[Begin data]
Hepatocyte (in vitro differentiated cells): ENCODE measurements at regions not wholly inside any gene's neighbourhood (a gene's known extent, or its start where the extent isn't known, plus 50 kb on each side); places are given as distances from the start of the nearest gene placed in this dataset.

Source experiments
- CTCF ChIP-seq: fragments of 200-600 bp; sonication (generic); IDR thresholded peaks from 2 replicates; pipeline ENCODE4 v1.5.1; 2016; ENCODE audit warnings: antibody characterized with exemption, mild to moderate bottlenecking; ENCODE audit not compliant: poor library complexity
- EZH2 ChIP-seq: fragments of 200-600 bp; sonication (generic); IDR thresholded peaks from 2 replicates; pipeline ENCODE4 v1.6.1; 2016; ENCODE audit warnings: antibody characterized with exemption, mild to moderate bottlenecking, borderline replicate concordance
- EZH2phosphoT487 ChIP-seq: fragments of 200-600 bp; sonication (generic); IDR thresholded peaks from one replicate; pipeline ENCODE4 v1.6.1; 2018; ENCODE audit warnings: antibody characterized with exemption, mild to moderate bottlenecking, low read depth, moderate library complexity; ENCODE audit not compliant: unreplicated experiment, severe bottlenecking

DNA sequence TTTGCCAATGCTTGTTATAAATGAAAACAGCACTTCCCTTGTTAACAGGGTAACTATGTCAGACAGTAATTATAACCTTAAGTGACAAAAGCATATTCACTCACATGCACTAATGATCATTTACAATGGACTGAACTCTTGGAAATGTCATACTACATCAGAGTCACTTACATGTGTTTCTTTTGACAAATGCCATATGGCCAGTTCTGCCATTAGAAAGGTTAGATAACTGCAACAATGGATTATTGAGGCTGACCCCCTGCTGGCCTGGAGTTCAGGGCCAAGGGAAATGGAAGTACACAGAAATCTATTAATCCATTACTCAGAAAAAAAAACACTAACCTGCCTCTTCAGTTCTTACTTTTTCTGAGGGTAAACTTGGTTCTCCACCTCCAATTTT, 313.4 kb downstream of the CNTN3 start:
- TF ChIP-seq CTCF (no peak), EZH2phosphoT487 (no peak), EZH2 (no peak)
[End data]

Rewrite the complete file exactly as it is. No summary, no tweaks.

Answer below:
Hepatocyte (in vitro differentiated cells): ENCODE measurements at regions not wholly inside any gene's neighbourhood (a gene's known extent, or its start where the extent isn't known, plus 50 kb on each side); places are given as distances from the start of the nearest gene placed in this dataset.

Source experiments
- CTCF ChIP-seq: fragments of 200-600 bp; sonication (generic); IDR thresholded peaks from 2 replicates; pipeline ENCODE4 v1.5.1; 2016; ENCODE audit warnings: antibody characterized with exemption, mild to moderate bottlenecking; ENCODE audit not compliant: poor library complexity
- EZH2 ChIP-seq: fragments of 200-600 bp; sonication (generic); IDR thresholded peaks from 2 replicates; pipeline ENCODE4 v1.6.1; 2016; ENCODE audit warnings: antibody characterized with exemption, mild to moderate bottlenecking, borderline replicate concordance
- EZH2phosphoT487 ChIP-seq: fragments of 200-600 bp; sonication (generic); IDR thresholded peaks from one replicate; pipeline ENCODE4 v1.6.1; 2018; ENCODE audit warnings: antibody characterized with exemption, mild to moderate bottlenecking, low read depth, moderate library complexity; ENCODE audit not compliant: unreplicated experiment, severe bottlenecking

DNA sequence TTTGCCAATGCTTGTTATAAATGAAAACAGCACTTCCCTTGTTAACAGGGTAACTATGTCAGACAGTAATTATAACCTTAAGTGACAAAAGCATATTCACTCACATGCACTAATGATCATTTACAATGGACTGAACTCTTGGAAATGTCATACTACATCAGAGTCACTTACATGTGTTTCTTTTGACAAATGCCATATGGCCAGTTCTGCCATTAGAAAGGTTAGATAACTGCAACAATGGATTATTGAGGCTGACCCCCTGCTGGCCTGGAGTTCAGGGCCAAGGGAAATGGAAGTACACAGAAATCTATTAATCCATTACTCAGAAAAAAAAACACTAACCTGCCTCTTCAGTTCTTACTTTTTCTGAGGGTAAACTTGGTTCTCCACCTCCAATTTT, 313.4 kb downstream of the CNTN3 start:
- TF ChIP-seq CTCF (no peak), EZH2phosphoT487 (no peak), EZH2 (no peak)